Resources for Residents
As a resident embarking on your training through Competence By Design (CBD), you are on the vanguard of an entirely new approach to residency training.
In CBD, it’s not about how long you spend in a particular environment, rotation or activity. Rather, it’s about how well you are able to demonstrate your proficiency in a clearly defined and mapped set of skills.
CBD puts you in the driver’s seat. As a resident in the CBD program, you will know from the outset what knowledge and skills you must acquire at each stage of your training, and you will have access to the tools you need to track your progress. You’ll know what’s coming and be empowered to seek the experiences you need to progress.
For residents in the “traditional” PGY stream
If your residency training is already underway, you will not be following the CBD program yourself. You will continue in the traditional PGY2, PGY3, PGY4, PGY5 progression. However, you must make yourself familiar with CBD milestones, EPAs, and assessment protocols, as you will be teaching, supervising and assessing CBD residents coming behind you. Please avail yourself of the resources for residents and for faculty. In essence, you will play a dual role that will provide you with opportunities to hone your teaching abilities in the medical education paradigm of the future. Your program may also choose to offer you and your PGY peers the same kind of frequent low-stakes feedback received by CBD residents.
CBD Resident Resources
The PGME office offers resident town halls on a regular basis to bring residents from different program together to learn about CBME/CBD and share their experiences. The PGME office and your program director are also excellent sources of information and advice.
The Royal College has also developed a number of helpful resources for residents:
Royal College’s response to FMRQ’s report “The Impact of Competence by Design”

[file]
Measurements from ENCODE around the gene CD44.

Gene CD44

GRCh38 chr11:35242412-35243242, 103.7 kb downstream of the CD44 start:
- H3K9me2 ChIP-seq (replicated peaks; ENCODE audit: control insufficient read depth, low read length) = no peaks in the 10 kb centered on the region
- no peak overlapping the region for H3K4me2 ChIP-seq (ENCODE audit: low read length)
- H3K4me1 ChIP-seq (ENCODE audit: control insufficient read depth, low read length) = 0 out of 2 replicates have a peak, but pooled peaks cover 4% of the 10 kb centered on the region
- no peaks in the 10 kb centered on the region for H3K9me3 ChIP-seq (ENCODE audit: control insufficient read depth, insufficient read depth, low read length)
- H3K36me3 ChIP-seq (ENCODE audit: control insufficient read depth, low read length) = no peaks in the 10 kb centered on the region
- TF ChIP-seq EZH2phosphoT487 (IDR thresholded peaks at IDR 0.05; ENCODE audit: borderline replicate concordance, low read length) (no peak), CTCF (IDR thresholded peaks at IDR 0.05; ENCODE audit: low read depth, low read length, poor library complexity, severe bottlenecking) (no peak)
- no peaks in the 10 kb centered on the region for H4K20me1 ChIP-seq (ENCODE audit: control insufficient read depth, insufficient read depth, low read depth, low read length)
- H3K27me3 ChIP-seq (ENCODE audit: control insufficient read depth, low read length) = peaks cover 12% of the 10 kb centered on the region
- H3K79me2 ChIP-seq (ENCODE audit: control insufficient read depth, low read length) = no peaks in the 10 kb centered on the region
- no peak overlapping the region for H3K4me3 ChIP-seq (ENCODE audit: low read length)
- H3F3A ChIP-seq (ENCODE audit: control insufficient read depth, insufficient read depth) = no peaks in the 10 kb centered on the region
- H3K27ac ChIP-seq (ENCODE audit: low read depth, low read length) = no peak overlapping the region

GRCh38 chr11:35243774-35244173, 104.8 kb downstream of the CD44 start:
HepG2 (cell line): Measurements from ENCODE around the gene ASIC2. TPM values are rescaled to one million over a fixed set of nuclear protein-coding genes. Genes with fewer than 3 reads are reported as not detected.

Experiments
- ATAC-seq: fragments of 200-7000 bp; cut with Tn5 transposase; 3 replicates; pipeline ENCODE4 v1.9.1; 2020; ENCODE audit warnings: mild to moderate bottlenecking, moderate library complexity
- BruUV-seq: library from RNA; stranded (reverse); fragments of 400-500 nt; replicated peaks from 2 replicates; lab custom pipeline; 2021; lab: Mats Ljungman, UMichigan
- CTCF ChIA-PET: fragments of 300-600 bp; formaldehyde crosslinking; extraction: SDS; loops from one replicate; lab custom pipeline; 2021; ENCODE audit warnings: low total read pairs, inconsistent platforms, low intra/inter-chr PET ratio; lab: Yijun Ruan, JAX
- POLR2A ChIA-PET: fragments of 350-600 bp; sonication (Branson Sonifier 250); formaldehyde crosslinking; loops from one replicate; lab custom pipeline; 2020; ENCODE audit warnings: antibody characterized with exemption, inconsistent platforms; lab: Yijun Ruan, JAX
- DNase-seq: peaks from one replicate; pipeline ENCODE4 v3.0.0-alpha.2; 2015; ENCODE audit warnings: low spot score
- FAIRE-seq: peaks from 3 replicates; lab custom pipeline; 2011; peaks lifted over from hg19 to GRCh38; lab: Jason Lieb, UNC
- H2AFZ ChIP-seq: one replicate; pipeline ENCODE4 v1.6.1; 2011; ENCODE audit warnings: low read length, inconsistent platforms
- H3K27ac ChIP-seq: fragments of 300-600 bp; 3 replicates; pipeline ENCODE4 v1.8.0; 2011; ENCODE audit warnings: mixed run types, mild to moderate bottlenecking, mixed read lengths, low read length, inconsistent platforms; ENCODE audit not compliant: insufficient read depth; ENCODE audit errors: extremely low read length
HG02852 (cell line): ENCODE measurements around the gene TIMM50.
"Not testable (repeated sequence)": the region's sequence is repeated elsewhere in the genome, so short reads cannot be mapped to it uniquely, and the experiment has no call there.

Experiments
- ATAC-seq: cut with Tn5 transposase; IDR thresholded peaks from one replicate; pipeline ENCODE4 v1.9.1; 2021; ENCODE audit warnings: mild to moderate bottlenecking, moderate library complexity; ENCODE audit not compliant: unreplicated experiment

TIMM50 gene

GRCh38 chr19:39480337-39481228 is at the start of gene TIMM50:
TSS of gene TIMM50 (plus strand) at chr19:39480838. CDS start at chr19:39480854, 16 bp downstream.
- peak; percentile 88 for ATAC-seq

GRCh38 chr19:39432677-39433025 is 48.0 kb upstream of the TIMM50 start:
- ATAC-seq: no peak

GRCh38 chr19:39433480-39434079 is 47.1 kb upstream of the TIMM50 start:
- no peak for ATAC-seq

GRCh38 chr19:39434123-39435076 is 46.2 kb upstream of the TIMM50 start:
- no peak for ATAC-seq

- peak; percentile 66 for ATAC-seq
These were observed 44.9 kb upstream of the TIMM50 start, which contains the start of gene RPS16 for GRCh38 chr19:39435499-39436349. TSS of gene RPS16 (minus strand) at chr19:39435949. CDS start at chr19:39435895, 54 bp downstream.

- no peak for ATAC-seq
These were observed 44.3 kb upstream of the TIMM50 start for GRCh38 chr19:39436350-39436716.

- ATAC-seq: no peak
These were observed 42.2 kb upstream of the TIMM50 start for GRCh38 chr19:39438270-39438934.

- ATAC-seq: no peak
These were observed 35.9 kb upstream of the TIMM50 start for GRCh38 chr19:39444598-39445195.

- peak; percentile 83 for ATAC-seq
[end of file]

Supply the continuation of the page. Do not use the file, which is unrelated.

Benefits of CBD
CBD provides many benefit to you, as a resident:
- more frequent assessment and meaningful feedback from faculty will improve your performance faster
- well-defined learning paths and a clear understanding of the competencies needed to progress to the next stage of training
- a learning path that emphasizes your personal development
- smooth transitions between stages
- empowerment to direct your own learning progress
- the opportunity to prepare for independent practice by honing skills and working more independently during the final stage of residency
Stay on top of your learning
In CBD, you are the director of your own learning experience. As such, you must take a proactive stance. For example, you must:
- review and understand the stages of training and their associated EPAs and milestones
- familiarize yourself with the required training experiences (RTE) and associated assessment strategies
- stay on top of your learning—identify and take advantage of learning opportunities as they arise
- reflect on the feedback/coaching you receive
- seek opportunities to mentor peers and be mentored by peers, in terms of both performance and training opportunities
- provide faculty with feedback—they also need to know how they are doing
Your program’s role in your learning
Of course, you are not solely responsible for guiding your own progress! Your program director or academic advisor will work closely with you to ensure you have all the information and tools you need. You can also rely on your supervisors to provide you with guidance and advice—and, of course, the learning experiences and ongoing assessment, feedback and coaching you require!
Residency is an exciting and highly rewarding time, but it is also demanding and often stressful. If you are experiencing any academic or personal difficulties, do not hesitate to share your concerns with your program director or advisor. You can also seek assistance from the Office of Resident and Student Affairs and Assistant Dean, Dr. Carolyn Thomson
Professional support program
The Doctors Nova Scotia Professional Support Program (PSP) offers confidential help to practicing and retired physician, residents, and their families who are experiencing problems – whether they are personal or professional, financial or psychological, psychiatric or addictive.